Vincent Timmons was leaving the grocery store when he saw a couple panhandling in the cold. They looked tired, noticeably thin and worn down, he said. Timmons brought them something to drink and learned they had nowhere to go. Eventually they shared that they had a substance use disorder and agreed to be taken to Tuerk House, a drug and alcohol treatment center where Timmons works.

About a month later, he ran into the couple while out running errands. They had gone through the detox program at Tuerk House and had regained weight and looked healthier. They were also in a better state of mind to reconnect with family, he said, and were working on getting housing.

“I love what I do,” Timmons said. “I can change somebody’s life.”

Timmons knows about changed lives. Somebody once helped change his.

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He too once went through the detox program at Tuerk House. Now he does outreach for them trying to connect people who are going through what he once did to seek help. His job in outreach involves handing out flyers and brochures about programs and resources at a table set up in neighborhoods. Sometimes he hits the streets. He leaves the overdose reversal drug Narcan in vacant houses where people gather to take drugs and works to connect people to Tuerk House and its services. He’s intentional with those who seek help and understands where they’re coming from, since he was once the one who needed help.

At Poplar Grove Street and West Lafayette Avenue, as the lone outreach specialist of Tuerk House, Vincent Timmons provides information to help people battling addiction in Baltimore, on March 21, 2023. He loves to help people and give them options to overcome their addictions or use other resources from the organization. (Paul Newson/The Baltimore Banner)

When he came to Tuerk House as a client five years ago, Timmons had wasted a lot of his life getting high and cycling in and out of jail, he said. He had tried other programs but couldn’t get his addiction under control.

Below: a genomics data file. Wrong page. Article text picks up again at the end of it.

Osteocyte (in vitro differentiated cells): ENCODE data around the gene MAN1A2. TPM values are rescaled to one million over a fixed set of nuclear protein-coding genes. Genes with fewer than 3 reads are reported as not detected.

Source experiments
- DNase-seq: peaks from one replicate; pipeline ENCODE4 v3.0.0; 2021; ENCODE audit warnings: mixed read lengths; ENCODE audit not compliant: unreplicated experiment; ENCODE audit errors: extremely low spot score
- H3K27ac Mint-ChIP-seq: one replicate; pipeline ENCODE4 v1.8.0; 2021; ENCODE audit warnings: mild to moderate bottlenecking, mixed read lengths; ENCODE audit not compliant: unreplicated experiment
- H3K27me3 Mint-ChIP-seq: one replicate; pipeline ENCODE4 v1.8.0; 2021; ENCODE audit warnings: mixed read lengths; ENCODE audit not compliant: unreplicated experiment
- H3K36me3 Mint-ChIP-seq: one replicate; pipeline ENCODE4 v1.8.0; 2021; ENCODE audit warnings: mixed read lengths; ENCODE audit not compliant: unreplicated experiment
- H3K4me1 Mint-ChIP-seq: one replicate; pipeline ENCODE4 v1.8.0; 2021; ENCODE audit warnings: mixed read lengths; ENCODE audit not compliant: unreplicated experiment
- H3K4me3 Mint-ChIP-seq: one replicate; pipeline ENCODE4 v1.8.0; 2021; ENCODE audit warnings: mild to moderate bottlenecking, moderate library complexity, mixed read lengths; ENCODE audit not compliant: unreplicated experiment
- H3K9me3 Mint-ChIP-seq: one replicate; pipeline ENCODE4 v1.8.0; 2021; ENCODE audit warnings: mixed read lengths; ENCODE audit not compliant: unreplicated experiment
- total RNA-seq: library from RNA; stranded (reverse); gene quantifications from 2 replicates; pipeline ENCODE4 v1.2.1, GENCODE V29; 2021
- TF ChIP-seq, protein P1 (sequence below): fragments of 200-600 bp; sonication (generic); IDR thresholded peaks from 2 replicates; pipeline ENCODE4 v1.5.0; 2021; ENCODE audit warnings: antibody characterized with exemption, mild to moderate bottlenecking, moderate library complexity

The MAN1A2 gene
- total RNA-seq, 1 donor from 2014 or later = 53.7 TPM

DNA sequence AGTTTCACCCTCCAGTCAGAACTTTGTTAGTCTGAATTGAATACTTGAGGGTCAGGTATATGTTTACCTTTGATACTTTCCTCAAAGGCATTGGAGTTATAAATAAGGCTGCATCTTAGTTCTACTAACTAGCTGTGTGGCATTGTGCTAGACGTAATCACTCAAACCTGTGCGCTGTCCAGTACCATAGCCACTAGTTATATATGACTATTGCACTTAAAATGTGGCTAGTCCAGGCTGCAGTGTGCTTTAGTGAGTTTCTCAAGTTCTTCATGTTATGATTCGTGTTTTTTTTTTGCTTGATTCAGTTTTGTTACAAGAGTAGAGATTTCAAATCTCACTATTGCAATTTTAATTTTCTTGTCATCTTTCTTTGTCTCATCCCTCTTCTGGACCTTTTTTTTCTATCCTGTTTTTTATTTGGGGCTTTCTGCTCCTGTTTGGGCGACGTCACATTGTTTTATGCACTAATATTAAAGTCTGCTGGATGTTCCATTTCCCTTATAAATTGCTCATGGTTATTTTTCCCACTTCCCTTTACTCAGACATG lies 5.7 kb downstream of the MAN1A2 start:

One day he took a good look at his family, especially his five children and dozen grandchildren, and asked himself, “Do I really want to keep doing this?”

His sister told him it was time to get himself together and took him to Tuerk House.

Treatment was hard; he likened the withdrawal process to “worse than a toothache” and thinks that pain can be enough to discourage anyone.

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But at Tuerk House, he said, he felt like a person and they offered more structure than other programs. They treated him with respect and not like a statistic.

“With some programs, you can stay in a room for four days and no one knows you’re there. … It makes a big difference being seen,” he said.

Timmons was a good influence on other people when he was going through treatment, volunteering for different chores and talking to people who were considering leaving the program, said Mayra Diaz, the chief operating officer with Tuerk House. When he finished his program, he told Diaz he wanted to work for them.

Come back with two years of sobriety, she said, and he could interview for a job. Timmons was up for the challenge. He thought that if you give someone who once had a substance use disorder a job, they’ll go right to the top, because “they’ve already been at the bottom.”

After detox, Timmons entered a long-term program at Tuerk House. He attended Narcotics Anonymous meetings and participated in classes about mental health. He also earned a certification as a peer recovery coach. Keeping busy, he said, kept him away from substance use and left him feeling positive that he was working toward a new chapter in his life.

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His first position at Tuerk House was as a peer recovery coach in the crisis unit, assisting clients just as they enter treatment. He realized that a lot of people didn’t know about the different programs and resources the organization offers. He started making T-shirts and flyers about the services, he said. Eventually, he received a promotion to work in outreach.

Timmons has the perfect traits for the job, Diaz said: passion, a good heart and ability to relate to clients.